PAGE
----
Microsoft Monday Competition
Your chance to win 1 year's free subscription to PacktLib every Monday!
To enter simply identify which Microsoft Book the jigsaw piece has been taken from
Correct answers will then be entered into a weekly raffle to win 1 year's subscription to PacktLib worth $220
THIS COMPETITION IS NOW CLOSED, WELL DONE TO OUR WINNERS: Jems Khadgi, Steve Robillard & Cecil du Toit
This article by Eric Siron, the author of Microsoft Hyper-V Cluster Design, presents holistic and specific methods to determine how well your system performs. It then guides you through balancing virtual machines across cluster nodes.
Now that we've covered how to design and plan your virtual machines, we're going to turn to the host's view of things. There are add-on and third-party tools that can perform automatic load balancing, but a failover cluster of Hyper-V Servers will only perform balancing in response to a failover event. Whether you'll use automated tools or not, you'll need to have an understanding of your host's abilities.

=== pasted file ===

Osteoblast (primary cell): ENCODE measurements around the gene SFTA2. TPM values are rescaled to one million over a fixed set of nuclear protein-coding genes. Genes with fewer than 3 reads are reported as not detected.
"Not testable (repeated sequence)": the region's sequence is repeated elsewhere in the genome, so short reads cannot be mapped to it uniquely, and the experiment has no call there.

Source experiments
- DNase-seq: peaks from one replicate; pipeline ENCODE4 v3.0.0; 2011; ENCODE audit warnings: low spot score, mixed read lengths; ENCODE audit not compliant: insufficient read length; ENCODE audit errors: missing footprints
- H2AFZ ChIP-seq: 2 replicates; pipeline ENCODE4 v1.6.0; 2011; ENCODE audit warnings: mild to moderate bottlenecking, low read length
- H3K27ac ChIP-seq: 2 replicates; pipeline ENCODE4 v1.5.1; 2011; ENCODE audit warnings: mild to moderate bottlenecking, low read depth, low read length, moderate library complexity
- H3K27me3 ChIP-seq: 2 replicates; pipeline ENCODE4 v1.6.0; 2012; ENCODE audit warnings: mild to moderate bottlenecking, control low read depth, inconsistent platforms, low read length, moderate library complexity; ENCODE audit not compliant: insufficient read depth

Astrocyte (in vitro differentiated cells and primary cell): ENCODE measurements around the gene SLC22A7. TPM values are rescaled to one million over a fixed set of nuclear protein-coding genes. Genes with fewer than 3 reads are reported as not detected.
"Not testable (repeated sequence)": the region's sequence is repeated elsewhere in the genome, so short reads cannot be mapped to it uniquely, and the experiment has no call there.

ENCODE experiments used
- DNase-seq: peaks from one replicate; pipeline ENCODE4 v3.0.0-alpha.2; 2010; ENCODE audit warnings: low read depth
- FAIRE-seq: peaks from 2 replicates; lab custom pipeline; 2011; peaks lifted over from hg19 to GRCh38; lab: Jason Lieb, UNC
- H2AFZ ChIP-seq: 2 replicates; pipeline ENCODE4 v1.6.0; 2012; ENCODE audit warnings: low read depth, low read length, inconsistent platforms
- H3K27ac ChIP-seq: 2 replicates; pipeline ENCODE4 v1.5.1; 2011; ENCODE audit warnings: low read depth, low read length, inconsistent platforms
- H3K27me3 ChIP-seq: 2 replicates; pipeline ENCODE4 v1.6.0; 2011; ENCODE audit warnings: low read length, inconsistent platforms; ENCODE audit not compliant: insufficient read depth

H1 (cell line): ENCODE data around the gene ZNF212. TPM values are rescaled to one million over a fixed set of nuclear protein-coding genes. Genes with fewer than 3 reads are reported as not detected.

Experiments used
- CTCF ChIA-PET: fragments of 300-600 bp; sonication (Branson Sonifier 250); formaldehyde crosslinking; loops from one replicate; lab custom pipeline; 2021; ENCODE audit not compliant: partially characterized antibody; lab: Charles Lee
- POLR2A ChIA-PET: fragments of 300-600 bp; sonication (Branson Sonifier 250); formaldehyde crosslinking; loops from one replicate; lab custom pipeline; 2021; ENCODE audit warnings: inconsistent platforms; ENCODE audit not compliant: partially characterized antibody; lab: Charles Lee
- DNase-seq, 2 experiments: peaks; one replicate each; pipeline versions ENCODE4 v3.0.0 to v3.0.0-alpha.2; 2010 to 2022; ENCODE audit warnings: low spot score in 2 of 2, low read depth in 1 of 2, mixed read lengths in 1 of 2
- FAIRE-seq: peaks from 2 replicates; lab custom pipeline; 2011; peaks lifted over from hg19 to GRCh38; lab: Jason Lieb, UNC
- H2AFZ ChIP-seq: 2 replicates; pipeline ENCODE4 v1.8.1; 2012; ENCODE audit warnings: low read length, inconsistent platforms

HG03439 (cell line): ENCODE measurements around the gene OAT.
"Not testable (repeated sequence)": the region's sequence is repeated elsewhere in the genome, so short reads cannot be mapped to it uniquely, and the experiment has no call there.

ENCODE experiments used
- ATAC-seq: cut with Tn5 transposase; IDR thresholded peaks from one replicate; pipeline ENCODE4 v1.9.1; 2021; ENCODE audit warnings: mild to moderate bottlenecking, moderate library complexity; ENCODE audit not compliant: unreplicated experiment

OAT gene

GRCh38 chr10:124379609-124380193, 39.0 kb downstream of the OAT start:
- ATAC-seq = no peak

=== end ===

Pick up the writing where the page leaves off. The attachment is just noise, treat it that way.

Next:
Balancing is not the entire story. Even if you have additional tools that can perform load balancing for you, you'll still need to keep abreast of the performance metrics of your cluster. As new virtual machines are added, your total capacity will be lessened and you'll want to know well in advance if you need to add hardware. Remember that your cluster is probably intended to survive the loss of at least one host without negatively impacting virtual machines, so just having a fully functional cluster with sufficient capacity may not be adequate.
There are two basic components to proper balancing. The first is being aware of what your hosts are capable of. The second is being aware of what they're doing. This article will work through a number of ways to satisfy these needs. You'll be introduced to the following concepts and activities:
- General system testing
- Disk I/O testing
- Memory testing
- Network testing
- Preferred and possible owners